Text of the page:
“Nature’s Way” – Spirit. “It’s Nature’s way of telling you… something’s wrong.”
“Canyons Burning Down” – Spirit. Decades before the California drought and before the term “global warming” even existed.
“So Little Time to Fly” – Spirit. “Find a garden that’s green all year…” https://youtu.be/PA73g431_iU
“Cousin Caterpillar” – Incredible String Band. Treatise on how to accept change. https://youtu.be/B_gZu1xK29s
“Douglas Traherne Harding” – Incredible String Band. “One light. Light that is One though the lamps be many.” Healing separation, seeing Oneness. https://youtu.be/RnrldplvVok
“War” – Edwin Starr 1969 with “What is it good for?” Why don’t we hear this on the radio ten times a day? https://youtu.be/01-2pNCZiNk
“Tomorrow Never Knows” – The Beatles. Surprisingly, The Beatles songbook is scant with real metaphysical songs. This one came from a John Lennon acid trip while contemplating the Tibetan Book of the Dead. The lyrics describe true meditation pretty well. The paradox is the cacophony of the musical bed. Harrison would have done it better. If this is Lennon’s acid trip, it explains a lot, as in “I hope this stuff wears off soon.”) https://youtu.be/6a3NcwfOBzQ
“Within You and Without You” – The Beatles. George Harrison’s contribution. Heavily influenced by Vedic philosophy. “Try to realize it’s all within yourself. No one else can make you change.” https://youtu.be/RxRJJXyRZwY George was a gentle and peaceful soul whenever I saw him in the studio, emanating what he wrote about.
“Maya” – The Incredible String Band. The basic raiment of reality is maya as described in Vedic lore. A long and listenable song by ISB compiles the world’s images that we can shed like opinions or fingernails. Lead member Robin Williamson played this at a home concert I attended in the late ‘80s and it was a true joy to hear then as it is now. https://youtu.be/SCRVkyt74Ig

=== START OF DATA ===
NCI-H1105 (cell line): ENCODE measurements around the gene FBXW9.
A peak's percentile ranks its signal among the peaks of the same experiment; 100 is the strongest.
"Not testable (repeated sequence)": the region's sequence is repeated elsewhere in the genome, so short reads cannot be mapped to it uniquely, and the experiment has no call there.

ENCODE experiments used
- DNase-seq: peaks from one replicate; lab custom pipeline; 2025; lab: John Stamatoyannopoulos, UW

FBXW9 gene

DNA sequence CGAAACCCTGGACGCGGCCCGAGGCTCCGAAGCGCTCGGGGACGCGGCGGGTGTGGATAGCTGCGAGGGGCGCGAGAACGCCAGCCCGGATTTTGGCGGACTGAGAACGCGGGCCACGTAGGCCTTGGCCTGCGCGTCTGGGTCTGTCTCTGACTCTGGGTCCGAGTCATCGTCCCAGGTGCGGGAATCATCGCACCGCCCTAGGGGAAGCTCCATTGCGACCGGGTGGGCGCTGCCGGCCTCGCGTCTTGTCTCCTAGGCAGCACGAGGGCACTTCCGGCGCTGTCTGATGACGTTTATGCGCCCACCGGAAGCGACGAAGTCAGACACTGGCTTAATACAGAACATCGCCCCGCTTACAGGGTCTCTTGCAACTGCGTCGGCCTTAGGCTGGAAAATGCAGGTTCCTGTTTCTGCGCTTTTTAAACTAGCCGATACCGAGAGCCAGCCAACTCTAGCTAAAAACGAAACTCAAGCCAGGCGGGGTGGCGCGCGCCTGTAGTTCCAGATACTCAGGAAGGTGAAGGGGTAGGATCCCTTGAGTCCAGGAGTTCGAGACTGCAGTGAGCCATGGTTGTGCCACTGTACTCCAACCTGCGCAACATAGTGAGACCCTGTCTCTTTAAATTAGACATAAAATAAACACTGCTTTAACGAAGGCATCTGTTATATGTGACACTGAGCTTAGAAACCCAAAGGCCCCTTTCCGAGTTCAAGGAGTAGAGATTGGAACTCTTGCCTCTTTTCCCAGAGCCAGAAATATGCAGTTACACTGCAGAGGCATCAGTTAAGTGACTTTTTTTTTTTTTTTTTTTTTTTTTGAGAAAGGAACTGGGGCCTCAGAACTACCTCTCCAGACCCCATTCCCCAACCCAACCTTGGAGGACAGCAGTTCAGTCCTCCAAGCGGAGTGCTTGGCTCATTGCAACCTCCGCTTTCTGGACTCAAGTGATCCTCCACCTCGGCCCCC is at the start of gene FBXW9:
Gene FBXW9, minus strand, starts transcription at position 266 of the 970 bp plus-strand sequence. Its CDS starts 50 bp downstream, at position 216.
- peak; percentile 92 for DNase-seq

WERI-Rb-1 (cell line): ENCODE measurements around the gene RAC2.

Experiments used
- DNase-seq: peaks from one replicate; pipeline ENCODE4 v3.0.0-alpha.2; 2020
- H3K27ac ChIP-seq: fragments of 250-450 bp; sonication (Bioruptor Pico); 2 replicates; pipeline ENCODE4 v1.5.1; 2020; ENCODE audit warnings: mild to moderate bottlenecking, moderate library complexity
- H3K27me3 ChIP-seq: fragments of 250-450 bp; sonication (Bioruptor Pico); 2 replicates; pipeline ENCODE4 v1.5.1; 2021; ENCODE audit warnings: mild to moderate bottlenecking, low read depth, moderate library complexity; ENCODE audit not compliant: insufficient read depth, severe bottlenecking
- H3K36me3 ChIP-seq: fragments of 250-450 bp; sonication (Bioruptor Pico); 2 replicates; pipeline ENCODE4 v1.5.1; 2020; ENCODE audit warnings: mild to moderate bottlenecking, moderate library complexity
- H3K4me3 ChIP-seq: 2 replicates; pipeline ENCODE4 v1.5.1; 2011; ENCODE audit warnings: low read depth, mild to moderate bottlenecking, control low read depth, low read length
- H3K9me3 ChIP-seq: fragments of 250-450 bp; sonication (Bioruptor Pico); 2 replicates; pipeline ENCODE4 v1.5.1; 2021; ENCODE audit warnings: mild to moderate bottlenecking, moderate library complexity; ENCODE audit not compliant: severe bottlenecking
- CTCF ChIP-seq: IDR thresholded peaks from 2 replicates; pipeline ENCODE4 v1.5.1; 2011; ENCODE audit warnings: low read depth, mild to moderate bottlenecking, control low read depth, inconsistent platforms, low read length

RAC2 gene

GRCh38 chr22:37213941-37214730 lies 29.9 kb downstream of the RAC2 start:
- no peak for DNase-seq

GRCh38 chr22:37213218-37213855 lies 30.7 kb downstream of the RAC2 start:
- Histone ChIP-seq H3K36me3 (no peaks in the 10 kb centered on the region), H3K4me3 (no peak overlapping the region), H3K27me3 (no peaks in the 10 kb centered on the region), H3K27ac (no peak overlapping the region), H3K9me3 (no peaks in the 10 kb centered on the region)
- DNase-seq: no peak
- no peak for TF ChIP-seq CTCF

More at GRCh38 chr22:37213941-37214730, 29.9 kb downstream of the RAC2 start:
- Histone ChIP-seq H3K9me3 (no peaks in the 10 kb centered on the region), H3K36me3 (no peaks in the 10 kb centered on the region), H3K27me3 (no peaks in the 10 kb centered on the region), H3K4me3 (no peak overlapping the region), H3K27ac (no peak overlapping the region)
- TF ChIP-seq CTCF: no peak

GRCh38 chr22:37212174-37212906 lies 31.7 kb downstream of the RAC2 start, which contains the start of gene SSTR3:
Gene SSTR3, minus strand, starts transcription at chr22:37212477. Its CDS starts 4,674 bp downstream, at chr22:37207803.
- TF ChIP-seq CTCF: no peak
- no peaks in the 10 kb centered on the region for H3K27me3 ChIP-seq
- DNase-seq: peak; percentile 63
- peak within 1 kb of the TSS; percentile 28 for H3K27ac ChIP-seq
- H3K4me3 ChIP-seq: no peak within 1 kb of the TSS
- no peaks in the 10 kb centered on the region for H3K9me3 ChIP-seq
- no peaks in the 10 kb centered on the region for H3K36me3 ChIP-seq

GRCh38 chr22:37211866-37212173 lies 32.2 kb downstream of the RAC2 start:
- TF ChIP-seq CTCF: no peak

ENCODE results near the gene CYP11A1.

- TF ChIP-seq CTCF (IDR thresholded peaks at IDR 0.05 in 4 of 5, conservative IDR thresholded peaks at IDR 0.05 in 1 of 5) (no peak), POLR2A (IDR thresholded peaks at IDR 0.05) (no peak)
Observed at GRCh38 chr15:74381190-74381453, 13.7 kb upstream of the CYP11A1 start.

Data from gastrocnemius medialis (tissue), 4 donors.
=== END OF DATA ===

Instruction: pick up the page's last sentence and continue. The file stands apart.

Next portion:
Donovan We haven’t even touched on the metaphysics of Donovan’s canon. For an exclusive Heartland Healing interview with Donovan on the healing power of music, read this: http://HeartlandHealing.com/Donovan
By the time we moved into the late ‘70s, film, with its longer run-up time, caught up to the metaphysics of the prior decade’s music. Star Wars and Yoda, Defending Your Life, and other movies carried the theme as ‘80s music devolved into fun but flippant ditties that took us far afield and into Spandex-land. But for a moment in time, music was a valiant teacher to those who chose to sift through the chaff and seek the kernel of enlightenment.
Heartland Healing is a metaphysically based polemic describing alternatives to conventional methods of healing the body, mind and planet. It is provided as information and entertainment, certainly not medical advice. Important to remember and pass on to others: for a weekly dose of Heartland Healing, visit HeartlandHealing.com.